The rescue we need

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By Ronda Gilger, Major –

This morning I received a call from a Salvation Army officer asking for prayer. Serving one step back from the frontlines at divisional headquarters, I am keenly aware that these are sacred moments. Her words poured forth in soft tones, “I’m sorry to bother you…I’m in need of prayer.”

Prayer is never a bother. “Lord, allow me to really hear,” I prayed.

A family in our corps is in trouble. We’ve seen this coming. They found The Salvation Army and began attending just a few months ago. Timidly at first. Sporadic. Engaging bit by bit. Life decisions were made and prayers uttered for a husband and father whose choices had placed him in jail.

Upon his release things had looked so hopeful. The family had even begun worshipping together, before the red flags once again appeared. Young transients filtered in and out of their home—so many details left unspoken, hidden. Ultimately, this family withdrew from the corps support system altogether.

Corps officers who pursue their lost sheep inspire me to tears. They have assumed the vision of the Great Shepherd for those he loves. And so was the perseverance of the Captains. Calls, texts, notes, home visits, counseling, please—all to little avail, until the day the truth of her husband’s meth use, physical abuse and fear for her children spilled out uncontrollably. And so, the rescue begins.

With all their might these corps officers surrounded the family with wise counsel and compassion. They physically came alongside to help this mother speak the truth to authorities, allowing her to gain strength and step out toward safety, setting a path of hope for her children. In this smaller beach community, where resources are limited, the officers made their own home a refuge for the kids while their mother set up the “exodus” plan. Bus tickets were sent by family and an invitation offered: “Come home. Start over.”

Backpacks, food, bedrolls, necessities and gifts of love were given to each member of the family before our officers drove them to the bus station. At the bottom of each backpack the children would find a note of love and prayer from the officers. There was a real sense that the future had begun to come into focus.

Over the cell phone we prayed. It was a prayer that encompassed generations, and touched heaven in a powerful way. We began with the family at hand.

“Father, we know that each member of this family is in your hands—and that the rescue has begun. Protect them. Wrap your arms—your very presence—around them just now as they get on the bus. Prepare the way for them as they reunite with parents and extended family. Guide them as they make choices that will take them into the future. Allow them to frame their faith and each moment of compassionate care they received. May these stand out in their minds, for the rest of their lives, as their own personal miracle. Place people in their way who will water what has been sewn. We pray especially for these children whose eyes have seen too much pain, hurt, abuse—that you will guard their hearts and minds and lead them towards relationships and choices that will end sinful cycles. May they look back to the officers whose love for God changed the direction of their lives, and may they fall in love with you.”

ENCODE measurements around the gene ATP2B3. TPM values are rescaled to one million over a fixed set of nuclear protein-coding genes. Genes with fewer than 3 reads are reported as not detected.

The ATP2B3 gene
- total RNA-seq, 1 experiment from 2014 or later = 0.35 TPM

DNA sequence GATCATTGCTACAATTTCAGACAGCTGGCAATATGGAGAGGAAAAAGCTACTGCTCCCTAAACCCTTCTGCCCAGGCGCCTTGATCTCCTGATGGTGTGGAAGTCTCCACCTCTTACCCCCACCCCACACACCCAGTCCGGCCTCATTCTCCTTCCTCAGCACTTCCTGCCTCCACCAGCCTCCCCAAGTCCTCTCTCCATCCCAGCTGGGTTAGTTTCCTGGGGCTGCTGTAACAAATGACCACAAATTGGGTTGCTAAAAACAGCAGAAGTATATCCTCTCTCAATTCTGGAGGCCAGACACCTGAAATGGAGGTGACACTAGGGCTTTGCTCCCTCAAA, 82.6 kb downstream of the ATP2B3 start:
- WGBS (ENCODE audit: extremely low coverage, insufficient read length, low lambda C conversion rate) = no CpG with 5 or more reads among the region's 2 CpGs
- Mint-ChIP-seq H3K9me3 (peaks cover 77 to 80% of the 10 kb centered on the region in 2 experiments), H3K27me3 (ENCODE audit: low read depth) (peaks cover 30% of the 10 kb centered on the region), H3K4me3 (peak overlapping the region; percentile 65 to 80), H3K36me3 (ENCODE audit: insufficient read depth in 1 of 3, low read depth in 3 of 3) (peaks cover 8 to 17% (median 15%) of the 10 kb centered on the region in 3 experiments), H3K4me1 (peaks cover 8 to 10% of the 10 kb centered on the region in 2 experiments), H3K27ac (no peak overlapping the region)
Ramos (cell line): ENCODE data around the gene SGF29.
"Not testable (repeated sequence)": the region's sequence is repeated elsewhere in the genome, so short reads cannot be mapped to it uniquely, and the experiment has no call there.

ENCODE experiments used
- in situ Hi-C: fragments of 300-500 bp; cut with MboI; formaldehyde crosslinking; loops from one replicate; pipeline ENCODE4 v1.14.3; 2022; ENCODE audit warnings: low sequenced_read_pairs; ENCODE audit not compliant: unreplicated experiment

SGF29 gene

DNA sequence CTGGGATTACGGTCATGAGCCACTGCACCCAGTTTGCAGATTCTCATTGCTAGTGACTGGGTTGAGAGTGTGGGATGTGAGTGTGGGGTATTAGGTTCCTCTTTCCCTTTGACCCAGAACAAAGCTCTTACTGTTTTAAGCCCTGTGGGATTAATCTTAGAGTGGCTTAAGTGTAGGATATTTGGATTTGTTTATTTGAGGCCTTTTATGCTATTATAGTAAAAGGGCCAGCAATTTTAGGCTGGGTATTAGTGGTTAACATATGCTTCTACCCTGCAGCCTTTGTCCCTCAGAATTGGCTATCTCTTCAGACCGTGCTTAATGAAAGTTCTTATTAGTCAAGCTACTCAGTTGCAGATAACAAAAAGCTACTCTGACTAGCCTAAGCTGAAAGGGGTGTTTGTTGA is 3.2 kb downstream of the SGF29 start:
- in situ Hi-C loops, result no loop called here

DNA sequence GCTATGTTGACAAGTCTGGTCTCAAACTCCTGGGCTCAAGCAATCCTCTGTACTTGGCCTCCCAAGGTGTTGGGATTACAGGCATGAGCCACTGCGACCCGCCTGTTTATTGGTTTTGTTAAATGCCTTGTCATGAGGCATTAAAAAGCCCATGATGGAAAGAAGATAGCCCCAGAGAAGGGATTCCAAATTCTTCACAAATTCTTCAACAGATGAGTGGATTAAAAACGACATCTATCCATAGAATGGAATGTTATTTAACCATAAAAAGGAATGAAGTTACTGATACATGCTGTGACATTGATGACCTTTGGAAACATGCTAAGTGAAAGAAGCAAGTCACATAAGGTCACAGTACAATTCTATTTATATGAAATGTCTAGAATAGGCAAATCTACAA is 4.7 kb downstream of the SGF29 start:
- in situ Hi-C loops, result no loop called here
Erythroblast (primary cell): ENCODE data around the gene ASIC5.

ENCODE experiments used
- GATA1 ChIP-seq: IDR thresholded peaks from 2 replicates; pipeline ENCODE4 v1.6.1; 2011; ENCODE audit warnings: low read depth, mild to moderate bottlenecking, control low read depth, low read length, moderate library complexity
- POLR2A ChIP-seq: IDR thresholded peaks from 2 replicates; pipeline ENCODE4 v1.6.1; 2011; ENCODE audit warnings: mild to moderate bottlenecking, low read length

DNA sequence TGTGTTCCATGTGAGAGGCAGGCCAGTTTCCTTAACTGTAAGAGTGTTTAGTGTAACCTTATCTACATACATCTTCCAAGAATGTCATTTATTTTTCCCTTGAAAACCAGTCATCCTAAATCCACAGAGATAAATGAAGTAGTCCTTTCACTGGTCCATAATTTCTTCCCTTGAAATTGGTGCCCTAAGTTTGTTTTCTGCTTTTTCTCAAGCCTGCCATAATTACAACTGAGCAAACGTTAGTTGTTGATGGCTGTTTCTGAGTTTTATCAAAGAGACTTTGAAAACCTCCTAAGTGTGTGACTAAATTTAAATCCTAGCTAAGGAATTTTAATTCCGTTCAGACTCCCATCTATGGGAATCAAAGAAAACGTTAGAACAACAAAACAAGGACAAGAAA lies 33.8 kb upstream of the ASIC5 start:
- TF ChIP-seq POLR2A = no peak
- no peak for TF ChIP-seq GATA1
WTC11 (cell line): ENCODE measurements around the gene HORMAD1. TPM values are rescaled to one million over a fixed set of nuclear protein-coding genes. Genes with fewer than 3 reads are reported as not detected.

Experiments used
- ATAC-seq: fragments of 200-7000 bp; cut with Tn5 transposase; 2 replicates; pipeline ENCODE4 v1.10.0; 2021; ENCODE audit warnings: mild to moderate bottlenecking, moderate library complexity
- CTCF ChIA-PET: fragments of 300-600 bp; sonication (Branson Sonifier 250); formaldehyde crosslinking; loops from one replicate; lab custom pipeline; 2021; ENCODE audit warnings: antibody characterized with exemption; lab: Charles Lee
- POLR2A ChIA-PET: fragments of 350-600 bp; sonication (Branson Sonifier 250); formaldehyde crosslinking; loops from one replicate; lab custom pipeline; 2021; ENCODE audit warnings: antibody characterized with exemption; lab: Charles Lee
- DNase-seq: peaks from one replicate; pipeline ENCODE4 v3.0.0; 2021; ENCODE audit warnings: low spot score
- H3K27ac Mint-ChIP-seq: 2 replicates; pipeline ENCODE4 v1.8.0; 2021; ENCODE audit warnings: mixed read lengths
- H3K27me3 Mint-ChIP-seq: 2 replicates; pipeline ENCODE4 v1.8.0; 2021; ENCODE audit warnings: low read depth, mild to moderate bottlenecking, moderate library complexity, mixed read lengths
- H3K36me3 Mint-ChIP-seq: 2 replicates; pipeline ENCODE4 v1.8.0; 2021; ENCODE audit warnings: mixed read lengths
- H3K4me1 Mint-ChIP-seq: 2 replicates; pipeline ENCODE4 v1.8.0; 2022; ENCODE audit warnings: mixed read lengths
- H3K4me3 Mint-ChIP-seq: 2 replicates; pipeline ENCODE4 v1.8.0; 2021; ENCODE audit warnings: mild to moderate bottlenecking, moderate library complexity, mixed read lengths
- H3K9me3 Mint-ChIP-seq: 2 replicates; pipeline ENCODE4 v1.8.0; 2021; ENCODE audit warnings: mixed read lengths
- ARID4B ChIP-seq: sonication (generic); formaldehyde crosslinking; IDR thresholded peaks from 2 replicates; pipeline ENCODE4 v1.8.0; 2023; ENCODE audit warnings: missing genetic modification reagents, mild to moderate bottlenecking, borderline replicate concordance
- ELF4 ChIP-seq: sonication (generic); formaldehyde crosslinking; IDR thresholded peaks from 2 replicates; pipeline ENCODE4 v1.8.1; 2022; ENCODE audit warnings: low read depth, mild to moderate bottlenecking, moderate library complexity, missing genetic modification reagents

I paused and prayed for the officer’s family. Their younger children were seeing, firsthand, the effects of abuse, poverty and drugs in the lives of their friends. Questions and new awareness surface.

I remember back to another lifetime when my own children brought a friend over (one of our Sunbeams), who said, as she walked into our home: “You are rich…you have beds.” It took their breath away, causing them to rethink what they understood based on their life experiences. How reminders like this broaden a child’s scope of reality allowing young hearts to see the world through God’s eyes. Over the years we have reconnected with some of these precious kids—now adults. And while life offers each one choices, it also offers grace. My heart swells as I see what God has done and my reliance grows as I see that he is faithful, loving these so much more than we.

The impact of living holy, compassionate lives ripples out through our children into the next generation, and I believe that a parent’s living out of their calling—visually, physically, emotionally, spiritually—is among their greatest legacies. Agreeing, we prayed for the officer’s children.

Lastly I praised God that there was a sensitivity to the Spirit, an action after the prompting that responded: listening, counseling and following through. I have to step back in my own mind to see the greater work being done that extends far beyond the family in need. It is the sheer joy of the ministry to be aware of God working right in your presence!

There is a rescue that happens within the heart, mind and soul of the one who says, “Yes, Lord…whatever you ask.”  I could hear it in Captain’s voice, sense at the very deepest level that the flame within her burned brighter, stronger, more fervently. Tomorrow these officers will be more passionate, more effective and more about mission than they were yesterday. It’s the miracle that we sometimes “walk by.”  We get so caught up paying grace forward, that we miss the miracle of the ongoing rescue. I saw it clearly in that moment and my spirit leapt! Rejoiced! I ingested it. Pondered it! Praised God for what he was doing in the life of our Captains and their family! And as we finished in prayer, knowing that this family was on the road toward freedom, we were rescued, once again. Myself included, as I saw God’s hand.

This is the rescue we need…that The Salvation Army needs, over and over.


*Please be in prayer for this family as they reestablish their lives, and for so many others whose lives have been impacted by the work of The Salvation Army.

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